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    2. An Englishman insult a Frenchman? Never!

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  2. I was told the other day that back in the 19th century, admission to London Zoo was free if you brought a dog or a cat to feed to the lions. Mans best friend indeed!

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    1. Perversely, A.N, I really hope that's true! That's trivia at its finest.

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  3. Bloodhound had a song a few years back, within the lyrics they sang about a sexual preference know as Doggy style...
    You normally don't missed these details....
    Just wanted to point that out "Big Dog"(means your the Alpha, the Big Cheese, The Don etc..
    Later Dog
    T

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    1. That reminds of the Flight of the Conchords episode where Brett and Jermaine think that adding '-Dog' to your first initial will give you a gangsta name - hence the B-Dog and the J-Dog, and I'd be E-Dog, and you (just in case you're not getting the system) would be the T-Dog.

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  4. I was going to say you're the "Big Dog" of Lexicographers but T 1 thousand beat me into it...
    I wish I had my Dog's Life :) but some dogs prove that the saying "you can't teach an old dog new tricks" was invented to apply to Men.
    I Love Dogs so it's no surprise that "Marley & Me" is very dog-eared ;)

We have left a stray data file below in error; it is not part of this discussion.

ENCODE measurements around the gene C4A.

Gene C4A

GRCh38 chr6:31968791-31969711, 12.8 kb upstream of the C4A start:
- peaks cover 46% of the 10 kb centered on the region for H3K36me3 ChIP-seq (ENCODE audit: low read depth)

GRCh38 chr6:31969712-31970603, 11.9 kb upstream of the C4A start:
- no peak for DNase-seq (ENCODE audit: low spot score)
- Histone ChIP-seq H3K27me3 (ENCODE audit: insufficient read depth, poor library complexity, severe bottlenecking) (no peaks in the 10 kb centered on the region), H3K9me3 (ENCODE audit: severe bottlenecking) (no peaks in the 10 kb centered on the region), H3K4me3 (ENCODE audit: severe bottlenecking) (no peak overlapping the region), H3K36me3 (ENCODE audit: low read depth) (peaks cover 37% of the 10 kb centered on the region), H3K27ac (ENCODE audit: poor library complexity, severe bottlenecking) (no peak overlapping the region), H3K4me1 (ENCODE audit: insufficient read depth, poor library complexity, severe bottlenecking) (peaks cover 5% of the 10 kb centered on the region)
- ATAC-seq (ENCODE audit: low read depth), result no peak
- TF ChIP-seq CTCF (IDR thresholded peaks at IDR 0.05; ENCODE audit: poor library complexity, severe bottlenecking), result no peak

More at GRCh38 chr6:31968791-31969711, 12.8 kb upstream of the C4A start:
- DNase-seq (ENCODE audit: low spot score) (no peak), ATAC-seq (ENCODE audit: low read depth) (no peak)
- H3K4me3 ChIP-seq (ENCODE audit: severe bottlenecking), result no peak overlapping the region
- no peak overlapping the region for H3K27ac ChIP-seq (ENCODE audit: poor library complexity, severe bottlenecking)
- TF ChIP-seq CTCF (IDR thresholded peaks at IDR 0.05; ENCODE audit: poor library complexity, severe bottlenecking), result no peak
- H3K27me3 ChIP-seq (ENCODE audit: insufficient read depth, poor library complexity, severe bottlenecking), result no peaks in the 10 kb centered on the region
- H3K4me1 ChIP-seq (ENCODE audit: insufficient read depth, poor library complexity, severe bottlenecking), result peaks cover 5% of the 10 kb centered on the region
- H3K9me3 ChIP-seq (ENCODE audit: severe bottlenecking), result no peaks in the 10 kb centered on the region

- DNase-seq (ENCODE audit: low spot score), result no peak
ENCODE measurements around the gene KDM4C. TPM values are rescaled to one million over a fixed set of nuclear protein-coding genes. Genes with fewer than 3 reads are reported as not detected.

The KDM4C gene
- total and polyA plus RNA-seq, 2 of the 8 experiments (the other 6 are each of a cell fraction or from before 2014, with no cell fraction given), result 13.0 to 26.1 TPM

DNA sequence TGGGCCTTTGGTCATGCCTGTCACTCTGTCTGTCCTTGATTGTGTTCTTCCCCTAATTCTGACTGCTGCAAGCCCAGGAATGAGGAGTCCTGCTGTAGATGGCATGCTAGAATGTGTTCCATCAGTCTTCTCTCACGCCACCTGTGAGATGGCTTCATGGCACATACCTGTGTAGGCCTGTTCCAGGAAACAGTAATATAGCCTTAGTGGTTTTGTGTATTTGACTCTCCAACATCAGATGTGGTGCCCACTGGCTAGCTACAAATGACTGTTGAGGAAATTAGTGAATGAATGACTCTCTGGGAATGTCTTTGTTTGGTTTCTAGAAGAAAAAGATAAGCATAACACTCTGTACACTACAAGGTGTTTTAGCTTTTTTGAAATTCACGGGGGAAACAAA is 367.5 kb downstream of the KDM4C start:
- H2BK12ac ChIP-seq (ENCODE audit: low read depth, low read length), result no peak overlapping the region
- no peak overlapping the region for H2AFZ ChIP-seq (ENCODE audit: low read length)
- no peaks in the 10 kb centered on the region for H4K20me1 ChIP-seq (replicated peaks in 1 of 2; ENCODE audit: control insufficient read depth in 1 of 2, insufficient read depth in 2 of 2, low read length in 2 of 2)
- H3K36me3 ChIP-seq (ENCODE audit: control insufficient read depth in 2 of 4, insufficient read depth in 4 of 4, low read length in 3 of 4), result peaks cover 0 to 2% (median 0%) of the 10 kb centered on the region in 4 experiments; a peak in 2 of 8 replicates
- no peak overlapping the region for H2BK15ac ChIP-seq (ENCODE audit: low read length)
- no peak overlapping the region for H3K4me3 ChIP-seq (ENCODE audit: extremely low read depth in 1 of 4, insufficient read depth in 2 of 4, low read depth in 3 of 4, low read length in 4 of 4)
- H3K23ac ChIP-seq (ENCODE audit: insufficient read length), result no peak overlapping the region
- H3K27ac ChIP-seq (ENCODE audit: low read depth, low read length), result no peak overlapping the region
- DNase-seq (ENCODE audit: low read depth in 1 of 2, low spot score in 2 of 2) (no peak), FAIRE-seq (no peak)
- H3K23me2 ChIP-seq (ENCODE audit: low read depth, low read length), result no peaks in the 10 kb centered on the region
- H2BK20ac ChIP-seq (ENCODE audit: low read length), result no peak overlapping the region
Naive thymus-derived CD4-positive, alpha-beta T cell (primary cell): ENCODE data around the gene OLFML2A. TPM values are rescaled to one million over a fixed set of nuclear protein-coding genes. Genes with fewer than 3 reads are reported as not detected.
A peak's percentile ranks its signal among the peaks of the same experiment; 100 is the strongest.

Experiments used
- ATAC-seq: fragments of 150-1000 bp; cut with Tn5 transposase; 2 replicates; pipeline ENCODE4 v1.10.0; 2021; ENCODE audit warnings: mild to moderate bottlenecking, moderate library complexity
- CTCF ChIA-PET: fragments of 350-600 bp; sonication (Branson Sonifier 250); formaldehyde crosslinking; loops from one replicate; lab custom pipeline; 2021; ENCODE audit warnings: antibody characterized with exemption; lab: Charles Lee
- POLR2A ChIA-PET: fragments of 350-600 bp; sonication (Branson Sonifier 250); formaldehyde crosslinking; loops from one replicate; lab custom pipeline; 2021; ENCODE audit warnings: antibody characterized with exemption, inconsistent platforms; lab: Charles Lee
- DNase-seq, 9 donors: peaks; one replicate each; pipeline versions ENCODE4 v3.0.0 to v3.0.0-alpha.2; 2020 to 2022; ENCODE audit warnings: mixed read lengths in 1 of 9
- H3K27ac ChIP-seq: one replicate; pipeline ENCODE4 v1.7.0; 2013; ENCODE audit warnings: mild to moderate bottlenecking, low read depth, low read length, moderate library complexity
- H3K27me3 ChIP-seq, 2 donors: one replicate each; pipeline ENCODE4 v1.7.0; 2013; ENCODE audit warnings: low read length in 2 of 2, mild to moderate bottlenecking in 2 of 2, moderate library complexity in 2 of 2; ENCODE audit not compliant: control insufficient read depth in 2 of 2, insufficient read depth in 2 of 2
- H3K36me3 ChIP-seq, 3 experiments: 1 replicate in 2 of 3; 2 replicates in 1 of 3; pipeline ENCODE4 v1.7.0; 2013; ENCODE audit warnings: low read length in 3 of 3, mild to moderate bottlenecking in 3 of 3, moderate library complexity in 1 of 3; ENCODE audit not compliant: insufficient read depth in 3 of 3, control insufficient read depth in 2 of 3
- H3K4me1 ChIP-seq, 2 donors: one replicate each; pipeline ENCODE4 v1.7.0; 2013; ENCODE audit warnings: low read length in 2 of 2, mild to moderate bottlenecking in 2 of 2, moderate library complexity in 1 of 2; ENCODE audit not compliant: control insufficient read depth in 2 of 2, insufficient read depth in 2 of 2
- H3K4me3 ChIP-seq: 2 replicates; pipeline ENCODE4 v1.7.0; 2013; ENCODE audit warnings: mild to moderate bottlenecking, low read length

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    1. I've never seen the movie or read the book, I'm afraid.

      But! ... when I was a little boy I read Jack London's Call of the Wild while accompanying my father on a business trip to Austria, and it was the first book I ever remember making me cry.

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  5. I wonder if there is any connection with the American word 'doggone' which is an expression of annoyance or irritation.

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    1. According to the OED, both 'doggone' and 'dog-goned' are probably alterations of 'God-damn' and 'God-damned' respectively, so no canine connection, I'm afraid.

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  6. This some sort of process that happened in English i.e. 'dog' ousting 'hound' has occurred in other languages as well. In Catalan the word for "dog" is "gos" which has replaced "ca" from Latin while in Spanish "perro" has replaced "can" (Latin: canis)

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    1. That's very interesting - seems like there's something unusually mysterious about 'dog' in many languages.

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    2. It also seems to be the trend that the word (English: dog / Spanish: perro / Catalan: gos) which replaced its respective native word for 'dog' (English: hound / Spanish: can / Catalan: ca) has an unknown etymology? Some theories are that perhaps "perro" and "gos" have their origins in 'a call used for dogs' as in Galician "apurrar" (“set the dogs on”). Or the words are from a substratum, substrate influence of a forgotten language, Catalan shares "gos" with its related language Occitan. Incidentally, "Pero" is the usual pet name in Welsh for a dog like the stereotypical name for a dog in English "Rover".